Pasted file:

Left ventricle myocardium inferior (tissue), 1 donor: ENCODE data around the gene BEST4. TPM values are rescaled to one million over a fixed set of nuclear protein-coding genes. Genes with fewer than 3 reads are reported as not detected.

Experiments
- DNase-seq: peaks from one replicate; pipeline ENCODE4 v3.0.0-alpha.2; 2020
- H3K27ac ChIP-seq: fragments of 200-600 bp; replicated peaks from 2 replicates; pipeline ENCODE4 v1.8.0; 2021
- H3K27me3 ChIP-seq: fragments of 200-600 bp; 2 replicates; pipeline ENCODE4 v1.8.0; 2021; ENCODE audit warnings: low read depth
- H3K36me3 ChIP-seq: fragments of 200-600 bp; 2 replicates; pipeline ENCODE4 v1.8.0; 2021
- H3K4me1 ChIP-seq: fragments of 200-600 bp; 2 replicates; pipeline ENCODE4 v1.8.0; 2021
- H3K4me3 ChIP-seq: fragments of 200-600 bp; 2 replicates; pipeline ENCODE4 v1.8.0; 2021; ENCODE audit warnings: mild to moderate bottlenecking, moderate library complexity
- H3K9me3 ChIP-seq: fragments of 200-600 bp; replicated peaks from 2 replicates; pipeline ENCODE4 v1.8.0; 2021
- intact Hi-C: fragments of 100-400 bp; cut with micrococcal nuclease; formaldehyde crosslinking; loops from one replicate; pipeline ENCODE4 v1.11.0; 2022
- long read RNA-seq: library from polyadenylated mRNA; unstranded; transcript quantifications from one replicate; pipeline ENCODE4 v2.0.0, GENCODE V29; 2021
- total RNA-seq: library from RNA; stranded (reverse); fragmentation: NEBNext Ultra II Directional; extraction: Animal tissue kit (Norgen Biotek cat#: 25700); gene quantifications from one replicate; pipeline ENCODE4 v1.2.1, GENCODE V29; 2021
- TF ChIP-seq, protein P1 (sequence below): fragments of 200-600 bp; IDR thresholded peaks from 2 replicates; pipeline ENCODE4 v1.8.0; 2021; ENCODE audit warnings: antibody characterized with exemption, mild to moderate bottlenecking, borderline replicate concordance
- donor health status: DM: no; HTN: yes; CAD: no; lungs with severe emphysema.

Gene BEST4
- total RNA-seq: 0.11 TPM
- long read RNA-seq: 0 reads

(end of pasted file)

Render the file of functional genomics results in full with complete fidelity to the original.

Left ventricle myocardium inferior (tissue), 1 donor: ENCODE data around the gene BEST4. TPM values are rescaled to one million over a fixed set of nuclear protein-coding genes. Genes with fewer than 3 reads are reported as not detected.

Experiments
- DNase-seq: peaks from one replicate; pipeline ENCODE4 v3.0.0-alpha.2; 2020
- H3K27ac ChIP-seq: fragments of 200-600 bp; replicated peaks from 2 replicates; pipeline ENCODE4 v1.8.0; 2021
- H3K27me3 ChIP-seq: fragments of 200-600 bp; 2 replicates; pipeline ENCODE4 v1.8.0; 2021; ENCODE audit warnings: low read depth
- H3K36me3 ChIP-seq: fragments of 200-600 bp; 2 replicates; pipeline ENCODE4 v1.8.0; 2021
- H3K4me1 ChIP-seq: fragments of 200-600 bp; 2 replicates; pipeline ENCODE4 v1.8.0; 2021
- H3K4me3 ChIP-seq: fragments of 200-600 bp; 2 replicates; pipeline ENCODE4 v1.8.0; 2021; ENCODE audit warnings: mild to moderate bottlenecking, moderate library complexity
- H3K9me3 ChIP-seq: fragments of 200-600 bp; replicated peaks from 2 replicates; pipeline ENCODE4 v1.8.0; 2021
- intact Hi-C: fragments of 100-400 bp; cut with micrococcal nuclease; formaldehyde crosslinking; loops from one replicate; pipeline ENCODE4 v1.11.0; 2022
- long read RNA-seq: library from polyadenylated mRNA; unstranded; transcript quantifications from one replicate; pipeline ENCODE4 v2.0.0, GENCODE V29; 2021
- total RNA-seq: library from RNA; stranded (reverse); fragmentation: NEBNext Ultra II Directional; extraction: Animal tissue kit (Norgen Biotek cat#: 25700); gene quantifications from one replicate; pipeline ENCODE4 v1.2.1, GENCODE V29; 2021
- TF ChIP-seq, protein P1 (sequence below): fragments of 200-600 bp; IDR thresholded peaks from 2 replicates; pipeline ENCODE4 v1.8.0; 2021; ENCODE audit warnings: antibody characterized with exemption, mild to moderate bottlenecking, borderline replicate concordance
- donor health status: DM: no; HTN: yes; CAD: no; lungs with severe emphysema.

Gene BEST4
- total RNA-seq: 0.11 TPM
- long read RNA-seq: 0 reads